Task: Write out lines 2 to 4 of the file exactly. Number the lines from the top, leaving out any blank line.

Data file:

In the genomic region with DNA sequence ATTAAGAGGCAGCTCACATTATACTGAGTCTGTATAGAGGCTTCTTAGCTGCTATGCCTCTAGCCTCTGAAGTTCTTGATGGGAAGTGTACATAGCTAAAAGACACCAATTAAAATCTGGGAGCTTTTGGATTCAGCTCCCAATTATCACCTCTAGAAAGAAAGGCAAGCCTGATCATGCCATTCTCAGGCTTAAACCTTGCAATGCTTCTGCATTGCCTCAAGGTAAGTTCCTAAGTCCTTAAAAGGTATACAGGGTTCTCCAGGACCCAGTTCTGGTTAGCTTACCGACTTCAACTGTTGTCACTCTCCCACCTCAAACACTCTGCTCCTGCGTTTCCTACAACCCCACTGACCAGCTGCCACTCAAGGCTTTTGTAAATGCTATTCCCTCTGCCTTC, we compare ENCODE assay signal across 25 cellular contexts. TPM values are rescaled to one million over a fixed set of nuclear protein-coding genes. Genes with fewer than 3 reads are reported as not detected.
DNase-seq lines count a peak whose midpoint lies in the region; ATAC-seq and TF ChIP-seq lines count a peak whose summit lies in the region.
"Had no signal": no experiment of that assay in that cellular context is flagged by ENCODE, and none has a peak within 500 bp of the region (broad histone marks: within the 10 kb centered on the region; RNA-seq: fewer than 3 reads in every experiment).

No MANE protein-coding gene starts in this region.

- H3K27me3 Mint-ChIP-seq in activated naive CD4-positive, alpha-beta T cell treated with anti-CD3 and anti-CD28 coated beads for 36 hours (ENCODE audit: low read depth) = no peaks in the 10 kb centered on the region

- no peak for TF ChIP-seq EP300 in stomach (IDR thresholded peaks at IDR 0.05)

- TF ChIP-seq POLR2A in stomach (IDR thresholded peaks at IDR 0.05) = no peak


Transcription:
DNase-seq lines count a peak whose midpoint lies in the region; ATAC-seq and TF ChIP-seq lines count a peak whose summit lies in the region.
"Had no signal": no experiment of that assay in that cellular context is flagged by ENCODE, and none has a peak within 500 bp of the region (broad histone marks: within the 10 kb centered on the region; RNA-seq: fewer than 3 reads in every experiment).

No MANE protein-coding gene starts in this region.